dismiss


verb (used with object)

  1. to direct (an assembly of persons) to disperse or go: I dismissed the class early.
  2. to bid or allow (a person) to go; give permission or a request to depart.
  3. to discharge or remove, as from office or service: to dismiss an employee.
  4. to discard or reject: to dismiss a suitor.
  5. to put off or away, especially from consideration; put aside; reject: She dismissed the story as mere rumor.
  6. to have done with (a subject) after summary treatment: After a perfunctory discussion, he dismissed the idea.
  7. Law. to put out of court, as a complaint or appeal.

verb (tr)

  1. to remove or discharge from employment or service
  2. to send away or allow to go or disperse
  3. to dispel from one’s mind; discard; reject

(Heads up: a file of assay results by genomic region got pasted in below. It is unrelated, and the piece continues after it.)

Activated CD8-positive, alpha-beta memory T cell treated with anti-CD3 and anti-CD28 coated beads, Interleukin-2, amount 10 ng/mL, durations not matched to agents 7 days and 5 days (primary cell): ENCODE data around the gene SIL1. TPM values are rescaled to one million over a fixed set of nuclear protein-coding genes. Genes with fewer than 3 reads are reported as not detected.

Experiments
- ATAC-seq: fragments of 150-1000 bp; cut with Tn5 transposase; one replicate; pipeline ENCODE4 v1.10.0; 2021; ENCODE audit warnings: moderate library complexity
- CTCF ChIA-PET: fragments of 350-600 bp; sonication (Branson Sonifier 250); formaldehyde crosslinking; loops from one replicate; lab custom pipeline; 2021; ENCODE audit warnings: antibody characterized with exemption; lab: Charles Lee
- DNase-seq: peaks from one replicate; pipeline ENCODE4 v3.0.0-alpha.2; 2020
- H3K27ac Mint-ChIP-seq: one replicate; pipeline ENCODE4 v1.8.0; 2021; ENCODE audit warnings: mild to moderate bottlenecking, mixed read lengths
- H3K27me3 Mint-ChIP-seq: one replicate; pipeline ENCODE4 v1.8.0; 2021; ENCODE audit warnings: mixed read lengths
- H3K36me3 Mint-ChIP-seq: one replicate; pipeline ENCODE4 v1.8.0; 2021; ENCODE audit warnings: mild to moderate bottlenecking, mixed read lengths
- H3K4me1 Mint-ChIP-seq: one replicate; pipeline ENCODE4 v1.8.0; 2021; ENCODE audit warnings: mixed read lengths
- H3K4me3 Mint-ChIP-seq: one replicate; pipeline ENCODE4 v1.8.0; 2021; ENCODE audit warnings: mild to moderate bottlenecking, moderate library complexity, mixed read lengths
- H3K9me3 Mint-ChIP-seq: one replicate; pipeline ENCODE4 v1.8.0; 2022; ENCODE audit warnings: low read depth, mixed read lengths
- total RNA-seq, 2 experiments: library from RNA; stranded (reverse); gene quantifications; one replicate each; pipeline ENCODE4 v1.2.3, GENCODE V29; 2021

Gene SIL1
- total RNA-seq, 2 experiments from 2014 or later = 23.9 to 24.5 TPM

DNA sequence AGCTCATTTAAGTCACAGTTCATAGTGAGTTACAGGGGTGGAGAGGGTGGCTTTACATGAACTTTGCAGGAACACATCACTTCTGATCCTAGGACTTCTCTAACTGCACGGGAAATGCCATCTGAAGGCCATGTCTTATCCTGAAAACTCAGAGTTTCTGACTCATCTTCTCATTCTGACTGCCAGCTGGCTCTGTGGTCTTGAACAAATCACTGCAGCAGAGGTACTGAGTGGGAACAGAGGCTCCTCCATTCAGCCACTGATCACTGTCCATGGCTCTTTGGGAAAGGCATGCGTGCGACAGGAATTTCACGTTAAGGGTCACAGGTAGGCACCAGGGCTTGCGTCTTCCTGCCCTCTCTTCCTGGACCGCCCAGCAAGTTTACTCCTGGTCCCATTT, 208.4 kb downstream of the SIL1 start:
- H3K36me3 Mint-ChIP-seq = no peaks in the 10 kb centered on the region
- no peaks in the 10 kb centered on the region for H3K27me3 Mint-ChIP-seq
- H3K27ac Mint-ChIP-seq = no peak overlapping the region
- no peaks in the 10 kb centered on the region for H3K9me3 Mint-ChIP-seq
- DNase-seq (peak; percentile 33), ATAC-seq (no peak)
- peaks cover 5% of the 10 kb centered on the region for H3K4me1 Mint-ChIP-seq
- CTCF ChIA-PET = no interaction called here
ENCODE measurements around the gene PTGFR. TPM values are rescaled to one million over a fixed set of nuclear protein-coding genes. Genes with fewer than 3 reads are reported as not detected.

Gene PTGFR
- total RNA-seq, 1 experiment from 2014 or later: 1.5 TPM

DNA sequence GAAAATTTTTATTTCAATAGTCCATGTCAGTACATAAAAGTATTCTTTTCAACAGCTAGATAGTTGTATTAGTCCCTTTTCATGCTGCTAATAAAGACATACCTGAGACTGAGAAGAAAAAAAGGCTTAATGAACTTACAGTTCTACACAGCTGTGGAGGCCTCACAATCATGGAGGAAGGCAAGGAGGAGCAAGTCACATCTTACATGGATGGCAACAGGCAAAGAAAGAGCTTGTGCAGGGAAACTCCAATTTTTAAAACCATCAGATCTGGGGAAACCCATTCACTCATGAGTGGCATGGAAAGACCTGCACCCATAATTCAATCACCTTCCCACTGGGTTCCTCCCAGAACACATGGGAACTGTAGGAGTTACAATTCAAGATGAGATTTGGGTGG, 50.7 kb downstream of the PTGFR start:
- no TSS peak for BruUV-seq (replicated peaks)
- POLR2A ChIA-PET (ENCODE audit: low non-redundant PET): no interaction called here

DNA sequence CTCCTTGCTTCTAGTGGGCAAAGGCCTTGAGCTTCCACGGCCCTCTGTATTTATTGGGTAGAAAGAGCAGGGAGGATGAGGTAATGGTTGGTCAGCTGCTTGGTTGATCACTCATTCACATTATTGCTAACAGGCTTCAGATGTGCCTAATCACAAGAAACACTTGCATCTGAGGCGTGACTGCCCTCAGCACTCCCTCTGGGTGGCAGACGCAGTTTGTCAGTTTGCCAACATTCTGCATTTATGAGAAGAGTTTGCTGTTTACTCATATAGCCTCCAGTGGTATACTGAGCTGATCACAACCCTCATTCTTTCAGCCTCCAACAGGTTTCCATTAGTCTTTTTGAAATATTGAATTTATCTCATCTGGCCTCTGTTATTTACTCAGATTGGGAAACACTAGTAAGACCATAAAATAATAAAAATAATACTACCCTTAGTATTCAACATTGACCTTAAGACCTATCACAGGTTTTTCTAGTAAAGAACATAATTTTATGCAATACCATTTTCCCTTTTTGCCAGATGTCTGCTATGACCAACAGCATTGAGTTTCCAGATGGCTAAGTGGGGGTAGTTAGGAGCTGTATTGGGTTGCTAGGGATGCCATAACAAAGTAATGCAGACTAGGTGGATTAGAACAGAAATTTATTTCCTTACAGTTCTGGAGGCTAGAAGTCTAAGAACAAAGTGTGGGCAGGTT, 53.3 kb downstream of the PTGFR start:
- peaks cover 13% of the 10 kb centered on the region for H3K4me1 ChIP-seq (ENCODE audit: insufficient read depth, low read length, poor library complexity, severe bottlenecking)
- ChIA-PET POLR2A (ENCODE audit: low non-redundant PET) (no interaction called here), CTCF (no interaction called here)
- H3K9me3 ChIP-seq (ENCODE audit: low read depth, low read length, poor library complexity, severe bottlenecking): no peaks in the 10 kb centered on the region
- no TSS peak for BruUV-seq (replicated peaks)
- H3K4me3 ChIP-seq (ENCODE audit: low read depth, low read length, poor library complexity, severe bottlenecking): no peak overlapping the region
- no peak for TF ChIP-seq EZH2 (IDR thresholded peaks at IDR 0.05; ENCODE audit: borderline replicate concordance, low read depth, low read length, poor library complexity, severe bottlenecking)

4. to cease to consider (a subject)they dismissed the problem
  5. to decline further hearing to (a claim or action)the judge dismissed the case
  6. cricket to bowl out (a side) for a particular number of runs

sentence substitute

  1. military an order to end an activity or give permission to disperse
v.

early 15c., from Latin dimissus, past participle of dimittere “send away, send different ways; break up, discharge; renounce, abandon,” from dis- “apart, away” (see dis-) + mittere “send, let go” (see mission). Prefix altered by analogy with many dis- verbs. Dismit, in the same sense, is attested from late 14c. Related: Dismissed; dismissing.

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